[C++-sig] sending a c++ class to a python function

Jim Bosch talljimbo at gmail.com
Mon Aug 29 20:08:23 CEST 2011

Normally a to-python converter is needed when you have a function that 
returns a C++ object, and you want to wrap that function so the returned 
thing can be used in Python.  I don't see any functions that return a 
Scene object.  They will also enable expressions of the form 
"object(scene)", but you can't use that sort of expression to define the 
converter itself.

When you're writing the conversion function, remember that Boost.Python 
really doesn't know anything about your class unless you tell it about 
it using a boost::python::class_ definition, and doing that will already 
define a to-python converter for it.  The instructions you're following 
are for things like strings that already have a Python type they can be 
converted to; you probably want to use class_ for something like Scene. 
  Now, if you just wanted to convert Scene to a dict instead of having a 
Scene type in Python, a custom conversion would indeed be the way to go, 
but you'd need to create a dict and fill it in the convert function.

Anyhow, my best guess for the segfault is that you have an infinite 
recursion - when you call object(scene), it needs to look for a 
to-python converter in the registry.  So it finds yours, which calls 
object(scene).  Repeat.


On 08/28/2011 08:22 PM, Josh Stratton wrote:
> I'm getting an error when I try to pass down my object that results in
> a seg fault.  I've registered my class I'm sending down, but when I
> actually send it, my program exits at this line in the library right
> after I call the importFile() function...
>          return call<obj>(get_managed_object(self, tag),
> // here's the class I'm trying to send down
> class Scene
> {
> public:
>      MeshP                       mesh(int key);
>      void                        clearScene();
>      CameraP                     createCamera(QString name);
>      MeshP                       createMesh(QString name);
>      void                        setMesh(int meshKey, MeshP mesh) {
> _meshes[meshKey] = mesh; }
>      QHashIterator<int, MeshP>    meshes() { return
> QHashIterator<int,MeshP>(_meshes); }
>      QHashIterator<int, CameraP>  cameras() { return
> QHashIterator<int,CameraP>(_cameras); }
>      CameraP                     fetchCamera(QString name);
>      QList<QString>               importExtensions();
>      void                        importFile(QString fileName);
>      void                        evalPythonFile(QString fileName);
>                                  Scene();
> protected:
>      int                                uniqueCameraKey();
>      int                                uniqueMeshKey();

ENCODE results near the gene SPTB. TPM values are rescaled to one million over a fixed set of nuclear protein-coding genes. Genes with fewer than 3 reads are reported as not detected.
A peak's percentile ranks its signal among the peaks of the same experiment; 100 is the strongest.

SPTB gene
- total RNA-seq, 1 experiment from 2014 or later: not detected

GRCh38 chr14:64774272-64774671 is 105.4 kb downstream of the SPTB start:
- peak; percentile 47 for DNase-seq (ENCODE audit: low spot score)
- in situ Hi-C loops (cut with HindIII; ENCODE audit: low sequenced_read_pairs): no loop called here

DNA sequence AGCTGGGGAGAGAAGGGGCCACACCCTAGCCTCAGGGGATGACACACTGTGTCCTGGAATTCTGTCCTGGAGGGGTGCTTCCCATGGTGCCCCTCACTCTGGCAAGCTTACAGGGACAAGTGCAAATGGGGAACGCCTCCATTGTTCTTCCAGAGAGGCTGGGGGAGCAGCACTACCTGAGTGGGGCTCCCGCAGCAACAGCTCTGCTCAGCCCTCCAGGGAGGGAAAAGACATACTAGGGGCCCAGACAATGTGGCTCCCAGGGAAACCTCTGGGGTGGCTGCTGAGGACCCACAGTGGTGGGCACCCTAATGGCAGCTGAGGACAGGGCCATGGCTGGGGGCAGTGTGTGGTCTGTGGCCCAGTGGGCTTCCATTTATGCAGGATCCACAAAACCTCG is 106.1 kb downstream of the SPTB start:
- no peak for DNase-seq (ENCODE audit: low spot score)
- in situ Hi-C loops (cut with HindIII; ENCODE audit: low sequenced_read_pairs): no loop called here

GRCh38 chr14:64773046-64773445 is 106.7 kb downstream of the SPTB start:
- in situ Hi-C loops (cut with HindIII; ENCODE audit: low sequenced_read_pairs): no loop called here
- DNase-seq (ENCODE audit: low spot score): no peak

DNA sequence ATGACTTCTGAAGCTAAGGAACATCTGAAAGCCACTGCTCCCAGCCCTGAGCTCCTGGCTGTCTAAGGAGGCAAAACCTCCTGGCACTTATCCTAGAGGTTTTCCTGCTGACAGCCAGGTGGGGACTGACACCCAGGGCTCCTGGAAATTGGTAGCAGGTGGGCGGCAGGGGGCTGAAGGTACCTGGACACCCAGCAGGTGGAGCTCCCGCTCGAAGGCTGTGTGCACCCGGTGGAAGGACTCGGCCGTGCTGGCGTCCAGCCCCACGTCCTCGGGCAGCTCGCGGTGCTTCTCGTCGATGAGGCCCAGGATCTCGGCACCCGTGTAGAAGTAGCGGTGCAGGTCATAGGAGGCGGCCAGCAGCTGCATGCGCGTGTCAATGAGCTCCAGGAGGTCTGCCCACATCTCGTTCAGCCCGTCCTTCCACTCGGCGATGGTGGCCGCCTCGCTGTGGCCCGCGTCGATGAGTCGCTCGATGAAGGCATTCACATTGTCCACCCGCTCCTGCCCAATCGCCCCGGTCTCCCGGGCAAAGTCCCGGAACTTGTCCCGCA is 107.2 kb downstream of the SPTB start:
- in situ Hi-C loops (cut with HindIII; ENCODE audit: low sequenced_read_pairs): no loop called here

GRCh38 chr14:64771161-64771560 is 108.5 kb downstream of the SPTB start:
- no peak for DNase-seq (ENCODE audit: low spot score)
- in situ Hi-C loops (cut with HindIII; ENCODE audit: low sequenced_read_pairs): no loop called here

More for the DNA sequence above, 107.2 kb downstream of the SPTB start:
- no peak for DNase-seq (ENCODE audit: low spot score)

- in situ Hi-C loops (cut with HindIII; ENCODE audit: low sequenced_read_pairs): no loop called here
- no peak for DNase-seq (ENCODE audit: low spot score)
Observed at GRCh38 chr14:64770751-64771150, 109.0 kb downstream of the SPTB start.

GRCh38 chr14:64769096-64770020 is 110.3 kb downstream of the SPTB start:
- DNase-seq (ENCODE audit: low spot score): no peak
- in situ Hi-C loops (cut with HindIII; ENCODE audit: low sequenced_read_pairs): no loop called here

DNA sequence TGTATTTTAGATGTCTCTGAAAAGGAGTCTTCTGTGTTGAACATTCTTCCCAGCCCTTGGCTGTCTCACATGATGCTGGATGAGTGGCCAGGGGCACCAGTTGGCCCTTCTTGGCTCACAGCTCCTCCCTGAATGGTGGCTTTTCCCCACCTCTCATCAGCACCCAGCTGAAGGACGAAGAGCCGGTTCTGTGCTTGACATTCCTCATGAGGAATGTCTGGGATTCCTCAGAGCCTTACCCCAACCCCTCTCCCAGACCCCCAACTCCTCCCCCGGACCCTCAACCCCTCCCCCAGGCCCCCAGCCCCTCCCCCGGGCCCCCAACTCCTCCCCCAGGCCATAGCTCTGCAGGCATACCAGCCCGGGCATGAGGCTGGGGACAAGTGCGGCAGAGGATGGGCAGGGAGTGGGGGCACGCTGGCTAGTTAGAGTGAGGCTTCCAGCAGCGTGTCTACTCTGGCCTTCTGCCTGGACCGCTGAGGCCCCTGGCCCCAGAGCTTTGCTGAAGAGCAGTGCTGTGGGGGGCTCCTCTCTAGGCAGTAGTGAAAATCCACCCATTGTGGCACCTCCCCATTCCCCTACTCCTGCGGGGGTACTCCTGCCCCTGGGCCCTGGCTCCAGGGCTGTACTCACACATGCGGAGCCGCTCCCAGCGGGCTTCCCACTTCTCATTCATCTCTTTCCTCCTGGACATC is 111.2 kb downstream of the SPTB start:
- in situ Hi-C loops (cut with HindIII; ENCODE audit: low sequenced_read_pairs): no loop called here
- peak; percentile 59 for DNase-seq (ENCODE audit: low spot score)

>      QString                            uniqueName(QString prefix);
> private:
>      QHash<int,MeshP>                    _meshes;
>      QHash<int,CameraP>                  _cameras;
>      //QHash<int,Light*>       _lights;
>      QSet<QString>                       _names;
> //    PythonQtObjectPtr                  _context;
>      object                             _pyMainModule;
>      object                             _pyMainNamespace;
> public slots:
>      void                               pythonStdOut(const QString&s)
> { std::cout<<  s.toStdString()<<  std::flush; }
>      void                               pythonStdErr(const QString&s)
> { std::cout<<  s.toStdString()<<  std::flush; }
> };
> // first I create the mapping, which I'm not sure is correct, trying
> to follow: http://misspent.wordpress.com/2009/09/27/how-to-write-boost-python-converters/
> struct SceneToPython
> {
>      static PyObject* convert(Scene const&  scene)
>      {
>          return boost::python::incref(boost::python::object(scene).ptr());
>      }
> };
> // then I register it
>      boost::python::to_python_converter<Scene,SceneToPython>();
> // then I send it down from inside my Scene object
>      try {
>          object processFileFunc =
> _pyMainModule.attr("MeshImporter").attr("processFile");
>          processFileFunc(this, fileName); // seems to error here
>      } catch (boost::python::error_already_set const&) {
>          QString perror = parse_python_exception();
>          std::cerr<<  "Error in Python: "<<  perror.toStdString()<<  std::endl;
>      }
> I'm not really sure what actually is wrong besides something being
> setup incorrectly.  Do I need to make a python-to-C++ converter as
> well even if I'm not sending it back to C++?  Or is my convert()
> function just improperly implemented?  I wasn't sure how much I need
> to actually get it to map correctly.  Thanks.
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